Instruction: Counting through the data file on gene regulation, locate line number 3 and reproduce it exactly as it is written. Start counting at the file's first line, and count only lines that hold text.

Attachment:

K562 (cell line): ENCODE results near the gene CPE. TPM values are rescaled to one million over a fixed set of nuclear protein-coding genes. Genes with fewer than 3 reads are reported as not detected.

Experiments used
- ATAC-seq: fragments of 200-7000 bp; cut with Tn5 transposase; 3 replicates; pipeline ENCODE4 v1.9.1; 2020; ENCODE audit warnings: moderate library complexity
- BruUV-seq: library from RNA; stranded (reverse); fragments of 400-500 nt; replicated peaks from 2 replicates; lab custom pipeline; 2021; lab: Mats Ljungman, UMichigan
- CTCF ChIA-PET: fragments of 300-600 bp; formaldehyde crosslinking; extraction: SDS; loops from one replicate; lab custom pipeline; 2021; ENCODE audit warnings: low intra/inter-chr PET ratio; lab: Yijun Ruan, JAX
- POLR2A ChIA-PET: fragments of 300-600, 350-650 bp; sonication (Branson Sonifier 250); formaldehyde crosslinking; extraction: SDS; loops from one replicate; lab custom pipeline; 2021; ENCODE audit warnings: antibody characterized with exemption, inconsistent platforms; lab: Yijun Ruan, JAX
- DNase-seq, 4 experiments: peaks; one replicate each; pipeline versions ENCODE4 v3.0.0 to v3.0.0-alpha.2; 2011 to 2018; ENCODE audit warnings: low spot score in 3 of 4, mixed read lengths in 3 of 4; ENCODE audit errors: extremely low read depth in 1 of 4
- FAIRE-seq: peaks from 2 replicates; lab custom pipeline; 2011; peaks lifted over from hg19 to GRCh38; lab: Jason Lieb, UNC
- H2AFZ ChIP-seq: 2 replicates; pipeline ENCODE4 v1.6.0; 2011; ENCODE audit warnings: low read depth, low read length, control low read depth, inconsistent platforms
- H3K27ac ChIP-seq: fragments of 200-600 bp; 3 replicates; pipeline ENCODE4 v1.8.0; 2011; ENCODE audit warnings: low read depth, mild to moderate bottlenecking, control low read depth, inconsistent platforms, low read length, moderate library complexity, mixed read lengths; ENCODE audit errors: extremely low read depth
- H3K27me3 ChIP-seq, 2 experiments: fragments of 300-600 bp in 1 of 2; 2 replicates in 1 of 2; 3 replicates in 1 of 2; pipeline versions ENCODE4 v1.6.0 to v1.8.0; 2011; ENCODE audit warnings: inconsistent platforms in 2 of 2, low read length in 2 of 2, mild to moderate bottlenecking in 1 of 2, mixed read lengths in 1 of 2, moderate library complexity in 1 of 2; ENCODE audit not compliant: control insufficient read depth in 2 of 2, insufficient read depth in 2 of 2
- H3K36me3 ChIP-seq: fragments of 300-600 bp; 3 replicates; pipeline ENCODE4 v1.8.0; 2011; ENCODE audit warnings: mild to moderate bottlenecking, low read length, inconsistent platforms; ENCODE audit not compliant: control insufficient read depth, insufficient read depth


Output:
- ATAC-seq: fragments of 200-7000 bp; cut with Tn5 transposase; 3 replicates; pipeline ENCODE4 v1.9.1; 2020; ENCODE audit warnings: moderate library complexity